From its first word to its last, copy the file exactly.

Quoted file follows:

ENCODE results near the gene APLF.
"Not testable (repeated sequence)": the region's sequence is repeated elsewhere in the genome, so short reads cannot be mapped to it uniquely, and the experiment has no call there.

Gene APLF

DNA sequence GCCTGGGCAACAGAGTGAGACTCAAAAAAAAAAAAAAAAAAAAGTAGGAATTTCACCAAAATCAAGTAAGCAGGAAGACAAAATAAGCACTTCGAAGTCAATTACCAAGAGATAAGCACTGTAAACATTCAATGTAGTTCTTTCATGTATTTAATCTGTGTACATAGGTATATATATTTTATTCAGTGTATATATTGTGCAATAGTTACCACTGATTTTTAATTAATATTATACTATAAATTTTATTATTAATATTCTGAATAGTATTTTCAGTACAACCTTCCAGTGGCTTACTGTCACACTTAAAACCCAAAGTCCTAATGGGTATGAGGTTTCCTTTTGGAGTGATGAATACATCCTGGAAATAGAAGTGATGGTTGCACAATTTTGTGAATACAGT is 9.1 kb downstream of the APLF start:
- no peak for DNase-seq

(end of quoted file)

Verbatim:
ENCODE results near the gene APLF.
"Not testable (repeated sequence)": the region's sequence is repeated elsewhere in the genome, so short reads cannot be mapped to it uniquely, and the experiment has no call there.

Gene APLF

DNA sequence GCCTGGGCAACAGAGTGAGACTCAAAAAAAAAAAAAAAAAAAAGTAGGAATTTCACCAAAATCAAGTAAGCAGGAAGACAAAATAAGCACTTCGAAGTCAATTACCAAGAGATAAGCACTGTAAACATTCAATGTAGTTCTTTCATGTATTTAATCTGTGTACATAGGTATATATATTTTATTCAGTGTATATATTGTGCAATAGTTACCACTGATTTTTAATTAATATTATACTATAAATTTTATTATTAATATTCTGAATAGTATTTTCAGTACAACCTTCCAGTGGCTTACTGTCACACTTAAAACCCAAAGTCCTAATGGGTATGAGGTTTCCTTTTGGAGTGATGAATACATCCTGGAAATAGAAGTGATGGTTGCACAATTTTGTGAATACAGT is 9.1 kb downstream of the APLF start:
- no peak for DNase-seq